“I used OutThere packs the last five or six years of my career,” says Lindnord. “They work really well.” Kloser, who launched OutThere around the time he retired from the sport in 2012, supplied the different backpacks for Wahlberg and teammates. These packs have multiple, easily accessible pockets and the capacity to carry gear like helmets and PFDs while still allowing mobility—which is crucial in adventure racing. OutThere’s 15 L pack is used in the mountain biking scenes of the race, and the 30 L pack is used in the other scenes. To capitalize on publicity generated from the film, OutThere renamed the packs the “WC-15” and “WC-30” for “World Championship,” reflecting the race featured in the film.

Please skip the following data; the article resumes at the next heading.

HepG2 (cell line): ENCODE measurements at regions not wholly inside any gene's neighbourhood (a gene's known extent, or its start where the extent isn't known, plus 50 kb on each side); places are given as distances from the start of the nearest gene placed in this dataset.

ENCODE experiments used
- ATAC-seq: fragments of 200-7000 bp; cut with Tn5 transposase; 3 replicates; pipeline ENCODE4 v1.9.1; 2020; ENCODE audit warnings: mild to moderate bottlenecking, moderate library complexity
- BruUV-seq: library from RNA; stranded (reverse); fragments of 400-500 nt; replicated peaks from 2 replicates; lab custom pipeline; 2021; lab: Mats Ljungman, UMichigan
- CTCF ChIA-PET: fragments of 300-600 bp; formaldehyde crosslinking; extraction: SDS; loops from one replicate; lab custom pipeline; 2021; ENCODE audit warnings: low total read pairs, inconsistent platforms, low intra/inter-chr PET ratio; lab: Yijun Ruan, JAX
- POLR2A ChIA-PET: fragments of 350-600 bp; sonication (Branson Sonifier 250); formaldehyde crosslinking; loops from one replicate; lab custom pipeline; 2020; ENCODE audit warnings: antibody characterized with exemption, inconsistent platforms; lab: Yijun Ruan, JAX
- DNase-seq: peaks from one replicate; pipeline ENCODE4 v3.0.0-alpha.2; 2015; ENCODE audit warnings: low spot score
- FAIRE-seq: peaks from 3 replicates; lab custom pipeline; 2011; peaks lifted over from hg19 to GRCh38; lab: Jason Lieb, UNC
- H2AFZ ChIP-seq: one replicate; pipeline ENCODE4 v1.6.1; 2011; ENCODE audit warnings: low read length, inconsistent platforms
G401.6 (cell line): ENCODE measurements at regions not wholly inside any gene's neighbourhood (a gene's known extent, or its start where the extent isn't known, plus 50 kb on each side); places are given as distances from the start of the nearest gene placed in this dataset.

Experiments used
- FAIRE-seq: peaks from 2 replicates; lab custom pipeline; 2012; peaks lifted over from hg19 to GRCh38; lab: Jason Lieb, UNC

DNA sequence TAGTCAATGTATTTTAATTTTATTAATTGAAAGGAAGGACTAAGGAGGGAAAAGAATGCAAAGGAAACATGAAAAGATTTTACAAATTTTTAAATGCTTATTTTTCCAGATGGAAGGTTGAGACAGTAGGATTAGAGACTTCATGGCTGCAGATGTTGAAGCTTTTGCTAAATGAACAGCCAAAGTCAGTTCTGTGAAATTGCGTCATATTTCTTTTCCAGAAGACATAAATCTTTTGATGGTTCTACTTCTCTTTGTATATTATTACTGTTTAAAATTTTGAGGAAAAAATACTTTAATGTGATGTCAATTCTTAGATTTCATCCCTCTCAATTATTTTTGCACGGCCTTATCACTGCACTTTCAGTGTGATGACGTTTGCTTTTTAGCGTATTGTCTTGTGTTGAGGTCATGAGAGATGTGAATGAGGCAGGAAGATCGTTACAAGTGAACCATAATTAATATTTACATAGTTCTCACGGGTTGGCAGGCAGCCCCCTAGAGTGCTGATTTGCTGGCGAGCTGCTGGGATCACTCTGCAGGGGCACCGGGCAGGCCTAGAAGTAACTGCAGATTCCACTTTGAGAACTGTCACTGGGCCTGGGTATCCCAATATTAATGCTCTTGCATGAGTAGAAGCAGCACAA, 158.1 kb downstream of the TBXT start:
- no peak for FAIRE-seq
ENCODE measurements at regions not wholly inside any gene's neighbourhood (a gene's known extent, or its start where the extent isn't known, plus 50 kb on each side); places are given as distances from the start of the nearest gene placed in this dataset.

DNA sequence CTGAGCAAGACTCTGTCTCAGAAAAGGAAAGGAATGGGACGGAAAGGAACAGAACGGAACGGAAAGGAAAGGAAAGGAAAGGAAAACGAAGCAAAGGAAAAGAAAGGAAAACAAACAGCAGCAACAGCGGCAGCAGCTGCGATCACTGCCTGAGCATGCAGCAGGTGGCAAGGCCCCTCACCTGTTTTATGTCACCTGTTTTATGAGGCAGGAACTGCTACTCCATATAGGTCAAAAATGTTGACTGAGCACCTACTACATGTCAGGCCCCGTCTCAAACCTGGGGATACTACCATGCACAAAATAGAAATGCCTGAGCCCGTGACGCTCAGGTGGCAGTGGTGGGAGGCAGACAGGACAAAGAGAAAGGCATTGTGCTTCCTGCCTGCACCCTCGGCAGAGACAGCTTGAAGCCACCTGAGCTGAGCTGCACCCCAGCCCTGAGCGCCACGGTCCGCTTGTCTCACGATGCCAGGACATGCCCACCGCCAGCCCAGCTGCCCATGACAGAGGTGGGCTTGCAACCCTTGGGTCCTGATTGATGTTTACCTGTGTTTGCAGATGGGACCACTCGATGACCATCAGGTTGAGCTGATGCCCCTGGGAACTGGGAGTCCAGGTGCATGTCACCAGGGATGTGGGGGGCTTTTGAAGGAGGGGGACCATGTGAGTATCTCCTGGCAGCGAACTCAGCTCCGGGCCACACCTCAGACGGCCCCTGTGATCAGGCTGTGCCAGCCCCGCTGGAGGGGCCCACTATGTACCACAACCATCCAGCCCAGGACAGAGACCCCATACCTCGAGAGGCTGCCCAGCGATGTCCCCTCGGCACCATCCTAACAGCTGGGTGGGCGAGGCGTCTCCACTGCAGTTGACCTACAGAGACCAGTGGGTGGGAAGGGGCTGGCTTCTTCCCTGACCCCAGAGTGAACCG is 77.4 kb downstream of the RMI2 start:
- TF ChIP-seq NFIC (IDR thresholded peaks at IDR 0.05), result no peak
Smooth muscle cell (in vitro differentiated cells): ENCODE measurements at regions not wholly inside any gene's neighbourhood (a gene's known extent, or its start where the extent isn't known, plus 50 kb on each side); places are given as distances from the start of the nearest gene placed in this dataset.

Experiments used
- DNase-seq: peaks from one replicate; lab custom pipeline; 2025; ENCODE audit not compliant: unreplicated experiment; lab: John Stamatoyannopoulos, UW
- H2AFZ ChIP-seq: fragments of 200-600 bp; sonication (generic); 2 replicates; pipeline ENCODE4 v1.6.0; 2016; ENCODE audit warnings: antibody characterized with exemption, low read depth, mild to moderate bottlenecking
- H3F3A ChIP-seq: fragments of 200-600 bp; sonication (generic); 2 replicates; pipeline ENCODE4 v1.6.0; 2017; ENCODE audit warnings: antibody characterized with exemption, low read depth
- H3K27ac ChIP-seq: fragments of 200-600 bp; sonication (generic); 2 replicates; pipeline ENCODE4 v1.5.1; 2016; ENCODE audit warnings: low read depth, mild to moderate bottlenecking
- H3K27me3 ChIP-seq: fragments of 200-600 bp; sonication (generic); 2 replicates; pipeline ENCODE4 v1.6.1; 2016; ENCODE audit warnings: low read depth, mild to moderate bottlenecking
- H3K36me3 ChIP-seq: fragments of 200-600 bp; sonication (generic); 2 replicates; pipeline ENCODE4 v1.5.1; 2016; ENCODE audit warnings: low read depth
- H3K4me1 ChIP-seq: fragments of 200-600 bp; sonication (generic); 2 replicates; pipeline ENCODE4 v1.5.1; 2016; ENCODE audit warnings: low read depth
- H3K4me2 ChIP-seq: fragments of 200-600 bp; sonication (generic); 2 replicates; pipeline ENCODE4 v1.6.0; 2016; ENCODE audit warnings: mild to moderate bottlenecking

Trail shoes

Each member of the adventure racing team cast wore a different Salomon trail running shoe, but Wahlberg, who plays Lindnord, wore the Salomon X-Alpine. Lindnord says the choice was “because you get the waterproofing.” (They’re not technically waterproof but he says they work well in wet conditions.) More importantly, the shoe excels in traction, upper protection, and comfort over days on end, qualities that are imperative for an adventure race or other kind of mountain-running adventure.


The team and others in the film used carbon-fiber, winged Epic paddles. This design is authentic to what many adventure racers use. They’re lightweight and paddle efficiently if you have a good stroke—the winged shape can be unforgiving if not. Lindnord says he used a Swedish-brand paddle but that the production company opted for the American brand.

Mark Wahlberg and Mikael Lindnord training in kayaks for the adventure race movie
Mark Wahlberg working with Mikael Lindnord on paddling skills to be prepared for authentic action in the adventure race movie. (Photo: Courtesy Mikael Lindnord)